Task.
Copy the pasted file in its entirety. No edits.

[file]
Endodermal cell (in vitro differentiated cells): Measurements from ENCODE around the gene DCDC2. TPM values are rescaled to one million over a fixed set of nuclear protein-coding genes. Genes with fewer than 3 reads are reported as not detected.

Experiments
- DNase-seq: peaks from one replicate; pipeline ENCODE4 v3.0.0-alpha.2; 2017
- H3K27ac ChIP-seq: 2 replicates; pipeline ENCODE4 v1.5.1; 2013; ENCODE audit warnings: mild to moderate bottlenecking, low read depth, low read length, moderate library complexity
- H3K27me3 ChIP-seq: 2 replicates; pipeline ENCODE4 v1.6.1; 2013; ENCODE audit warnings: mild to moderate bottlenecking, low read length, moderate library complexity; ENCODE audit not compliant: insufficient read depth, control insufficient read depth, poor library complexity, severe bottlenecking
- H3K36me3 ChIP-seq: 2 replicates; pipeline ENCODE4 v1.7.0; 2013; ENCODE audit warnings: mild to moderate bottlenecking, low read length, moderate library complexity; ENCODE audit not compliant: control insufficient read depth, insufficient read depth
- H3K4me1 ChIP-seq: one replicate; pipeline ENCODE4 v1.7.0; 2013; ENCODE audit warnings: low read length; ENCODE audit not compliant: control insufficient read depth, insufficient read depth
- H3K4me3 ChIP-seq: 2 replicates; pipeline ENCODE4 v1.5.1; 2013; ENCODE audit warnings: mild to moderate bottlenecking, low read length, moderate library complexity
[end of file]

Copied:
Endodermal cell (in vitro differentiated cells): Measurements from ENCODE around the gene DCDC2. TPM values are rescaled to one million over a fixed set of nuclear protein-coding genes. Genes with fewer than 3 reads are reported as not detected.

Experiments
- DNase-seq: peaks from one replicate; pipeline ENCODE4 v3.0.0-alpha.2; 2017
- H3K27ac ChIP-seq: 2 replicates; pipeline ENCODE4 v1.5.1; 2013; ENCODE audit warnings: mild to moderate bottlenecking, low read depth, low read length, moderate library complexity
- H3K27me3 ChIP-seq: 2 replicates; pipeline ENCODE4 v1.6.1; 2013; ENCODE audit warnings: mild to moderate bottlenecking, low read length, moderate library complexity; ENCODE audit not compliant: insufficient read depth, control insufficient read depth, poor library complexity, severe bottlenecking
- H3K36me3 ChIP-seq: 2 replicates; pipeline ENCODE4 v1.7.0; 2013; ENCODE audit warnings: mild to moderate bottlenecking, low read length, moderate library complexity; ENCODE audit not compliant: control insufficient read depth, insufficient read depth
- H3K4me1 ChIP-seq: one replicate; pipeline ENCODE4 v1.7.0; 2013; ENCODE audit warnings: low read length; ENCODE audit not compliant: control insufficient read depth, insufficient read depth
- H3K4me3 ChIP-seq: 2 replicates; pipeline ENCODE4 v1.5.1; 2013; ENCODE audit warnings: mild to moderate bottlenecking, low read length, moderate library complexity